Are there foods I should avoid if I suffer from painful fibromyalgia?
If you are suffering from painful symptoms of fibromyalgia, you may be willing to try anything to ease the pain. Could what you eat be making your symptoms worse?
While no comprehensive studies have been done on the effects of diet on fibromyalgia symptoms like fatigue and muscle pain, Dr. Ginevera Liptan, the medical director of the Frida Center for Fibromyalgia, says that there is a lot of anecdotal evidence that certain foods may help ease symptoms.
People with fibromyalgia have more food sensitivities than those without. A survey published in the journal Clinical Rheumatology reported that an estimated 42 percent of fibromyalgia patients found that their symptoms worsened after eating certain foods. According to Dr. Liptan these are often common allergens such as:
- Certain preservatives
Do You Suspect You Have A Food Sensitivity?
The best place to start is keeping a food journal. This journal should contain every food you eat and everything you drink. Along with this list you’ll need to jot down how you feel throughout the day. Pay special attention to symptoms like fatigue, indigestion, or headaches.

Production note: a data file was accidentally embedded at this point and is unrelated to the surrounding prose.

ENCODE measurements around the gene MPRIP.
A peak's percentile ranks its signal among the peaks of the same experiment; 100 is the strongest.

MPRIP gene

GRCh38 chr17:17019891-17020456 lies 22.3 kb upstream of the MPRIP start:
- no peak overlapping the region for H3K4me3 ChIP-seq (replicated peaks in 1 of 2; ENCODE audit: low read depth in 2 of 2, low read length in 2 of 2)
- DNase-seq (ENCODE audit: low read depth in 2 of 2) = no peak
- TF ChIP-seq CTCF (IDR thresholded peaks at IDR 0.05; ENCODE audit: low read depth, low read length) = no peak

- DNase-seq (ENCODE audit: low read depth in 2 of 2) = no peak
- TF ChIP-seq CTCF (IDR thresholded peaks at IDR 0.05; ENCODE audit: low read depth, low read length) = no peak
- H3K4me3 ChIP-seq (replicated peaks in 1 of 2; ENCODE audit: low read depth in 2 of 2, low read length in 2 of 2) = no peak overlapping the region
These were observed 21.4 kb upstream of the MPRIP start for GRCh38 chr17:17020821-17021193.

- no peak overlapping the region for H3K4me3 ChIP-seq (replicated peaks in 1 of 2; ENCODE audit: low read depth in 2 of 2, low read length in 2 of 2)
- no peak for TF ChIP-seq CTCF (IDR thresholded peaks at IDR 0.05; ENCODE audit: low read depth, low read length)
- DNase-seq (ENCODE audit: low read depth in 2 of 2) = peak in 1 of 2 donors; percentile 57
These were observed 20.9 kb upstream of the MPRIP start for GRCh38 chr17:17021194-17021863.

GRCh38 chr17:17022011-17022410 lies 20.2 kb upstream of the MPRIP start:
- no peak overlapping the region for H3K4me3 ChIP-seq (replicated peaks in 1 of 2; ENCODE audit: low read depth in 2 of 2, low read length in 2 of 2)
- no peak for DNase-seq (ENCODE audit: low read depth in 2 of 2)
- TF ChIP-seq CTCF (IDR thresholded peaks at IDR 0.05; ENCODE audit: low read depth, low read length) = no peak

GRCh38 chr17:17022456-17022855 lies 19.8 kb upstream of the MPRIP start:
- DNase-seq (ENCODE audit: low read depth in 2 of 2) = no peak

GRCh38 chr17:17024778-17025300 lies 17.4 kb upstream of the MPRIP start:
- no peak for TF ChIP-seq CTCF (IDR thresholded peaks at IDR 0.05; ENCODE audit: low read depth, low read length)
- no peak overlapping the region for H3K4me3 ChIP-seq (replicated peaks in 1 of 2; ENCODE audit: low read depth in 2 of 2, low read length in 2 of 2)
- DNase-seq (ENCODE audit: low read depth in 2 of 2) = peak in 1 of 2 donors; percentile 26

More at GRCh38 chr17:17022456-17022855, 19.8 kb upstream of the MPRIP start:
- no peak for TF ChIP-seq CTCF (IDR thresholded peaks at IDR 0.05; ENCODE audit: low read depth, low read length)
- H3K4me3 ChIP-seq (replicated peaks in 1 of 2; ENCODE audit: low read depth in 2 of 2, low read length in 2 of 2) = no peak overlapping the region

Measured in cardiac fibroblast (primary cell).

Keep this journal for at least two weeks. When you look back (feel free to look over your journal with your doctor to get her opinion) you may start to see trends such as that eating a lot of bread seemed to worsen your muscle and joint pain.
Next, Eliminate One of the Suspects From Your Diet
It’s important that you just eliminate one food from your diet at a time. The challenge can be that for you to notice a difference in your health, you’ll need to eliminate the food for between six and eight weeks. But don’t let the length of the elimination scare you; the results are often worth the inconvenience of going without.
“When you discover you’re sensitive to a food and then eliminate it from your diet, it can make a huge difference,” stated Dr. Liptan. “Some people get a lot of benefit in terms of reduction of pain, but more often we see a reduction in fatigue and an improvement in irritable bowel symptoms like bloating and constipation.”
Have You Tried an Elimination Diet for Your Fibromyalgia?
If you’ve tried a diet to help manage your symptoms—with either success or failure—please comment below. We want to know what your experiences have been like and to have you share what you’ve found with others with fibromyalgia. You may have the key to helping someone reduce his pain and boost his energy levels.
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